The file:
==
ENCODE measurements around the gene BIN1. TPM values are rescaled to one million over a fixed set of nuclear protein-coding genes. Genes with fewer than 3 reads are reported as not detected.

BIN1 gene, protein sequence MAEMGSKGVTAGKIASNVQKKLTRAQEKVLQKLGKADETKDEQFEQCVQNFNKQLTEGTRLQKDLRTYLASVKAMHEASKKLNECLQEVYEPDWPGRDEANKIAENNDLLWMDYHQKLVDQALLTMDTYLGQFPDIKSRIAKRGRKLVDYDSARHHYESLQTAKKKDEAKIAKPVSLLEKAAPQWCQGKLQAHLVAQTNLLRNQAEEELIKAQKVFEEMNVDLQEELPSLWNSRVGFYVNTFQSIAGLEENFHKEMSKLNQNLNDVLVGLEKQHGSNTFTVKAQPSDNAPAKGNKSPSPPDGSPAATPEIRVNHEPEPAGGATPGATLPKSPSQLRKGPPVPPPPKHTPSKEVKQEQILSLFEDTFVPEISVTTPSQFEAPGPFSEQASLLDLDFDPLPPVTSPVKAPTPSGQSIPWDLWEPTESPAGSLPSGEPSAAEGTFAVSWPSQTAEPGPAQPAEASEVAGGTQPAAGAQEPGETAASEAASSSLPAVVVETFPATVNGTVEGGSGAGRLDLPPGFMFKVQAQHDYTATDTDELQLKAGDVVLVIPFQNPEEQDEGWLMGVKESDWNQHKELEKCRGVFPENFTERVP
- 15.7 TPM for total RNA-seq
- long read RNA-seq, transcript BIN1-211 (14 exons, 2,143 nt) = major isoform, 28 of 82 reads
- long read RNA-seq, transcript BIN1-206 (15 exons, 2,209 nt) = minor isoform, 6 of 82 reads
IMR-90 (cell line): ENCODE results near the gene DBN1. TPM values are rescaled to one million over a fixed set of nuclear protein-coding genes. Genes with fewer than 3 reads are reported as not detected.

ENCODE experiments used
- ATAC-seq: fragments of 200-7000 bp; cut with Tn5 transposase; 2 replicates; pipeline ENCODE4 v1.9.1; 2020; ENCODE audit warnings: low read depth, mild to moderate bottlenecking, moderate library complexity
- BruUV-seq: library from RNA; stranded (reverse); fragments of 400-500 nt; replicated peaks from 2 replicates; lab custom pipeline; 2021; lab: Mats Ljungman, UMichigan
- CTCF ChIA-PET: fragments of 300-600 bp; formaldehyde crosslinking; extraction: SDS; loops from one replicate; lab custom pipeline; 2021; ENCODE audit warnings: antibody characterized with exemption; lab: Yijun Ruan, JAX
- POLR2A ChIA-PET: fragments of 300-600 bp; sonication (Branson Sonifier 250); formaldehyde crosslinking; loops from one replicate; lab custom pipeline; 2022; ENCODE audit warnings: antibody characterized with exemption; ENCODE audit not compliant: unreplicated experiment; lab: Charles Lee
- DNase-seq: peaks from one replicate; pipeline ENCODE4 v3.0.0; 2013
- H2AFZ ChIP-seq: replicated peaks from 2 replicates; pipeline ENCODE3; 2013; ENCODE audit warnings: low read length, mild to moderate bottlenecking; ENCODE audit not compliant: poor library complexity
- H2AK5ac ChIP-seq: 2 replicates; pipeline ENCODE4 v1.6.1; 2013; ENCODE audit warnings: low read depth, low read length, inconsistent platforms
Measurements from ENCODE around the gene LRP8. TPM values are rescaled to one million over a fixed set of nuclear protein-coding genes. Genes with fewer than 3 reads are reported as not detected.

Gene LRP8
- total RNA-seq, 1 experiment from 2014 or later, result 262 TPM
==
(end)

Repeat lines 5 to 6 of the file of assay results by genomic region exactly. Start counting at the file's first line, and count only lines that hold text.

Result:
- long read RNA-seq, transcript BIN1-206 (15 exons, 2,209 nt) = minor isoform, 6 of 82 reads
IMR-90 (cell line): ENCODE results near the gene DBN1. TPM values are rescaled to one million over a fixed set of nuclear protein-coding genes. Genes with fewer than 3 reads are reported as not detected.